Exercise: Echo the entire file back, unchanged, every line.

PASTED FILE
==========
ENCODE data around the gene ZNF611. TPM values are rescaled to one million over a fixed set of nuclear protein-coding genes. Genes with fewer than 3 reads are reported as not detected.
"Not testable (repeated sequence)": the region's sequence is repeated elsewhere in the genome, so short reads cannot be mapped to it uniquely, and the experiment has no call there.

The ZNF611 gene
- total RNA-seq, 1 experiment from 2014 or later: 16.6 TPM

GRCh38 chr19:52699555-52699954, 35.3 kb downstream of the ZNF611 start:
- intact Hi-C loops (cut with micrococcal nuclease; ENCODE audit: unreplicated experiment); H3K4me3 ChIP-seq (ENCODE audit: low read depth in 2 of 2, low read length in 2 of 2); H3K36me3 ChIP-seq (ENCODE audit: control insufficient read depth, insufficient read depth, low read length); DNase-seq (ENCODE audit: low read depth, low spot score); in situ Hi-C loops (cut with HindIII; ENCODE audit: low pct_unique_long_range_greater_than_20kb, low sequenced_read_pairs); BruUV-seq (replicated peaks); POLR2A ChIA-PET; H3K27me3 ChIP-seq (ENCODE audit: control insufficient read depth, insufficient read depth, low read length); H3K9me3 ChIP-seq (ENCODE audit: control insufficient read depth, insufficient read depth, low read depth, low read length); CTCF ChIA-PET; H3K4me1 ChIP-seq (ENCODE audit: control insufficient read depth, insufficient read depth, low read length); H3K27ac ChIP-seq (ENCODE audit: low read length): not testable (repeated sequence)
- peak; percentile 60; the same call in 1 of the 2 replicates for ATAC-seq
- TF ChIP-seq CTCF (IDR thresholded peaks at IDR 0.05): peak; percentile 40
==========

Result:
ENCODE data around the gene ZNF611. TPM values are rescaled to one million over a fixed set of nuclear protein-coding genes. Genes with fewer than 3 reads are reported as not detected.
"Not testable (repeated sequence)": the region's sequence is repeated elsewhere in the genome, so short reads cannot be mapped to it uniquely, and the experiment has no call there.

The ZNF611 gene
- total RNA-seq, 1 experiment from 2014 or later: 16.6 TPM

GRCh38 chr19:52699555-52699954, 35.3 kb downstream of the ZNF611 start:
- intact Hi-C loops (cut with micrococcal nuclease; ENCODE audit: unreplicated experiment); H3K4me3 ChIP-seq (ENCODE audit: low read depth in 2 of 2, low read length in 2 of 2); H3K36me3 ChIP-seq (ENCODE audit: control insufficient read depth, insufficient read depth, low read length); DNase-seq (ENCODE audit: low read depth, low spot score); in situ Hi-C loops (cut with HindIII; ENCODE audit: low pct_unique_long_range_greater_than_20kb, low sequenced_read_pairs); BruUV-seq (replicated peaks); POLR2A ChIA-PET; H3K27me3 ChIP-seq (ENCODE audit: control insufficient read depth, insufficient read depth, low read length); H3K9me3 ChIP-seq (ENCODE audit: control insufficient read depth, insufficient read depth, low read depth, low read length); CTCF ChIA-PET; H3K4me1 ChIP-seq (ENCODE audit: control insufficient read depth, insufficient read depth, low read length); H3K27ac ChIP-seq (ENCODE audit: low read length): not testable (repeated sequence)
- peak; percentile 60; the same call in 1 of the 2 replicates for ATAC-seq
- TF ChIP-seq CTCF (IDR thresholded peaks at IDR 0.05): peak; percentile 40